Alexandre Dumas, Twenty Years After (1845)

It had been so much fun to read The Three Musketeers two years ago that when I looked for a fun, big book for the early months of babyhood, I knew I had to get the sequel, the story that reunites the 4 friends twenty years after their first adventures.

Twenty years are a generation, so that the dashing young men with dashing nicknames have matured, grown old(er), taken back their family names and estates and are a bit less adventurous… or so they think at first. They have lost touch with one another, and while D’Artagnan works for the Cardinal (the cowardly and greedy Mazarin, not the wicked Richelieu anymore) and Queen Anne, Aramis and Athos have ended up on the opposite side (the aristocratic Fronde). Porthos is busy getting richer and fatter in the countryside, but soon enough (for a 800 pages book), the four friends unite again for the sake of… British monarchy! I didn’t expect that the book would spend so much time in Cromwell’s England, but that was a lot of fun too.

When I say this change of scenery came as a surprise, it’s because I had big plans to investigate Parisian geography as imagined at the time of the musketeers (in this episode, during Louis 14th’s childhood). I had been charmed while reading the first book by the many references to streets and places that still exist in the city where I live, so my plan was all set for the second book: I knew I was going to live and breathe musketeers for one month at least, but it wasn’t enough, I wanted to literally walk in their footsteps too!

While reading on my Kindle, I highlighted all the street names that often came up in the plot. (Of course, I paused for a few hundreds pages while the 4 friends had crossed the Channel!). Then I transferred my Kindle notes into a list, and this list toward Google maps (I am a nerd, yes, I am). So  that at the end of the project, every single street named by Dumas, where the 4 friends are supposed to have fought, talked, eaten and plotted find themselves nicely drawn on a map. I also searched whenever possible for streets that had changed names and disappeared.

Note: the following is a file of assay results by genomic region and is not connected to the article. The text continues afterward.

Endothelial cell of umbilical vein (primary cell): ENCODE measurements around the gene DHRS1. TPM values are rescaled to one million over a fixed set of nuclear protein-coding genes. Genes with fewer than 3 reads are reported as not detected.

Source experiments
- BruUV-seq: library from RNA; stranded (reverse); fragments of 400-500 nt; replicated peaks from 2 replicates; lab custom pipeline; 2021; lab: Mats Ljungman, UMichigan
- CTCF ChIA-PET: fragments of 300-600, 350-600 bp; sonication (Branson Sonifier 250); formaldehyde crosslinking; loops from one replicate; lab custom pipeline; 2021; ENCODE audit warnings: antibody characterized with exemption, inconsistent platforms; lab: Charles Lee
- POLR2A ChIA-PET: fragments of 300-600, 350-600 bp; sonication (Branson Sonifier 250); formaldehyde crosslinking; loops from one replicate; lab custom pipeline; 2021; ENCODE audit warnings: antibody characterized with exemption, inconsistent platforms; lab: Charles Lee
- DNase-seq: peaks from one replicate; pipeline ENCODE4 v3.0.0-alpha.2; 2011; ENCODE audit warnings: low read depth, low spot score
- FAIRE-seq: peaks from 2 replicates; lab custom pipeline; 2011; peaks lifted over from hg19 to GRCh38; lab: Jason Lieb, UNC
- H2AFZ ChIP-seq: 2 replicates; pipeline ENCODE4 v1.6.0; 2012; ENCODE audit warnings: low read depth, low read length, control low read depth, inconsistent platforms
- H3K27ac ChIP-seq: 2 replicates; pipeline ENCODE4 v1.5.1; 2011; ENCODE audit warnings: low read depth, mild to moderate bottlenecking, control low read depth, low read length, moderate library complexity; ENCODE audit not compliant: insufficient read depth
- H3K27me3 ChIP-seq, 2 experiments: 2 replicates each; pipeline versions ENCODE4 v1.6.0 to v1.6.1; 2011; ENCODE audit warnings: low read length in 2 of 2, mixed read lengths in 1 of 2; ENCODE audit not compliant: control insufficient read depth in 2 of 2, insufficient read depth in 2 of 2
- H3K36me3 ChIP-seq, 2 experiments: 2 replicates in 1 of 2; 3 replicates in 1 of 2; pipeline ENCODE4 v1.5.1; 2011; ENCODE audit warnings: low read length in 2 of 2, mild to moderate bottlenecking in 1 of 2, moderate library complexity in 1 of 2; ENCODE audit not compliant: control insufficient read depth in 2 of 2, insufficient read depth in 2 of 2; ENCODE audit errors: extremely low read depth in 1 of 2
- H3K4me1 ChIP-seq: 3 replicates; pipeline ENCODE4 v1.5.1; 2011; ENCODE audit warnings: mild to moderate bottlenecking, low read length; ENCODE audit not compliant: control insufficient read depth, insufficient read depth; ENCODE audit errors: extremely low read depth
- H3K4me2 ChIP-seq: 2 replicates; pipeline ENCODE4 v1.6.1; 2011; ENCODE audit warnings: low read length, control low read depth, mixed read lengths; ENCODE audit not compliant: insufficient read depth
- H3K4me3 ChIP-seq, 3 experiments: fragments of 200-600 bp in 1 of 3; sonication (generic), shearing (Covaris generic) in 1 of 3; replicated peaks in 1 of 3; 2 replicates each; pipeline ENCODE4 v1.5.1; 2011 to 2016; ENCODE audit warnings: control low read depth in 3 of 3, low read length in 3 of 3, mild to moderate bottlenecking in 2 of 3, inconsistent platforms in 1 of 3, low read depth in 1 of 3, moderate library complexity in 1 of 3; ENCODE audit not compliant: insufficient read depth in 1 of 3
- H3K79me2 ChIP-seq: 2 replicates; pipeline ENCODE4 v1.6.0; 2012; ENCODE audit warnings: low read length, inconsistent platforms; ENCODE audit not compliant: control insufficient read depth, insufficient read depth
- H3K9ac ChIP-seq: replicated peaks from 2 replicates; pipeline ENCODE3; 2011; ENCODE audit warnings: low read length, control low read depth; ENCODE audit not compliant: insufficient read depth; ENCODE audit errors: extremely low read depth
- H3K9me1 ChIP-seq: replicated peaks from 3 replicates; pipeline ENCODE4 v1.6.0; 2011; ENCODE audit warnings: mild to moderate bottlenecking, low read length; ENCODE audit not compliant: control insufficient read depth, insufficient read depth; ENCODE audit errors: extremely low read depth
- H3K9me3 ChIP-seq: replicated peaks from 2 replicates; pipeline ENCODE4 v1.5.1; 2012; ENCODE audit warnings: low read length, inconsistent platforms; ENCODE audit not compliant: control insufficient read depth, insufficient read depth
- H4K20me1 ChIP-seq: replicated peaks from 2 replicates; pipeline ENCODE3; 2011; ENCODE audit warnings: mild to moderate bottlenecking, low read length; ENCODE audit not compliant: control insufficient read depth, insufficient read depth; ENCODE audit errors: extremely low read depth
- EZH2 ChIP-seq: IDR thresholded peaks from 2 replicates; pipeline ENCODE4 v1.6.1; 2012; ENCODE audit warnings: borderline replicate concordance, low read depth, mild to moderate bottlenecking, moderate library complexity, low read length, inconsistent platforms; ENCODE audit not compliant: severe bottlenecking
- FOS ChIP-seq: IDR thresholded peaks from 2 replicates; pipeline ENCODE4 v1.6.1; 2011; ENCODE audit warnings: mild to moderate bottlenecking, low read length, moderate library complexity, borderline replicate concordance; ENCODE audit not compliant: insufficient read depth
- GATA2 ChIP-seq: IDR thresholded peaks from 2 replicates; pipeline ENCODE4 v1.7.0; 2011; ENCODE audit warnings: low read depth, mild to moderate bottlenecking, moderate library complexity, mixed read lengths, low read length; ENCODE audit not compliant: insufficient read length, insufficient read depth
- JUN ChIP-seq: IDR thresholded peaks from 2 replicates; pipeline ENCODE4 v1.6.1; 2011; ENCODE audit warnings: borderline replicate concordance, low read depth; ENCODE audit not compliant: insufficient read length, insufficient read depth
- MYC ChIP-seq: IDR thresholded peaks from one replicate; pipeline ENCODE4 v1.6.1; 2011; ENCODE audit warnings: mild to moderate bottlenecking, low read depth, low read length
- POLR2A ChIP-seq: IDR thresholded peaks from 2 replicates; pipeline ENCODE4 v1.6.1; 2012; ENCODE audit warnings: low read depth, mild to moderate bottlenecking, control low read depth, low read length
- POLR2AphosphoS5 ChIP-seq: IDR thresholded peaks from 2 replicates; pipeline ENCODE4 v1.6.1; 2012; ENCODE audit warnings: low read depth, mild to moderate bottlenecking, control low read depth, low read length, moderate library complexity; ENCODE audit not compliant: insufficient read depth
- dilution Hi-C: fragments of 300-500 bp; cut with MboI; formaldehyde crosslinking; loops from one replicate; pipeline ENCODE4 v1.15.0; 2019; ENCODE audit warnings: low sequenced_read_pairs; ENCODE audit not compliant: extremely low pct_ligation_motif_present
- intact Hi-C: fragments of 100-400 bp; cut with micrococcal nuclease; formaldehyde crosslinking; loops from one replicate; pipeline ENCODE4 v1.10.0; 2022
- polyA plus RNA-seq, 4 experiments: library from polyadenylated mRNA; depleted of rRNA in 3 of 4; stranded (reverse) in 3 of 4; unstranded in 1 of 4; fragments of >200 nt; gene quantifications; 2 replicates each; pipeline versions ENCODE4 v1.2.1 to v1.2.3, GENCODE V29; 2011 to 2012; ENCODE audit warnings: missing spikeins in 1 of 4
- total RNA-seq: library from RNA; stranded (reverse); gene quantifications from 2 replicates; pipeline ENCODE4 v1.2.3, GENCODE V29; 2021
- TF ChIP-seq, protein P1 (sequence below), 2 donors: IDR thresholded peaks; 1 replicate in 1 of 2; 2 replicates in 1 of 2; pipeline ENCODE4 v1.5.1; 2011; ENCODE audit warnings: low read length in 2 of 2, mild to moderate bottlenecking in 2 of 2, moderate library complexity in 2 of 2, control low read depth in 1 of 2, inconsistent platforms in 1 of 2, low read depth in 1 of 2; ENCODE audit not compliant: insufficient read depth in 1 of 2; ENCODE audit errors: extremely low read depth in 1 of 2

MapDumas

(if you click on the map, it should get you to Google Maps where you can zoom in)

As I worked on the map, I explored the book at a new level, but also learned about my own city, and got to see beyond real streets and places into a fictional (albeit historical), alternative world. As if I had found Harry Potter’s Platform 9 3/4 at King’s Cross Station, or as if I had taken a Sex in the City NYC guided tour!

That’s what I call the ultimate staycation… while waiting for the holidays!

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4 thoughts on “Alexandre Dumas, Twenty Years After (1845)

  1. What a lovely idea! I loved, loved, loved Dumas and the Musketeers as a child (I had three cousins and we played that all the time – I was Aramis, while the others all fought to be dashing D’Artagnan) – but to actually check out the real locations in Paris, that’s quite something.

  2. They unite again? Damn, I should’ve stuck with it. I started reading this in high school, after I read The Three Musketeers for the first time, but I never finished it because I was so sad that the friends had broken up and were opposing each other. I couldn’t be on D’Artagnan’s side! Athos and Aramis are my guys! But okay, I should have persisted. I will do so next time.

  3. That’s cool! But imagine if they had time traveled to those same spots today. Would they recognize the places even if the buildings were the same? How confused might they be in today’s Paris!

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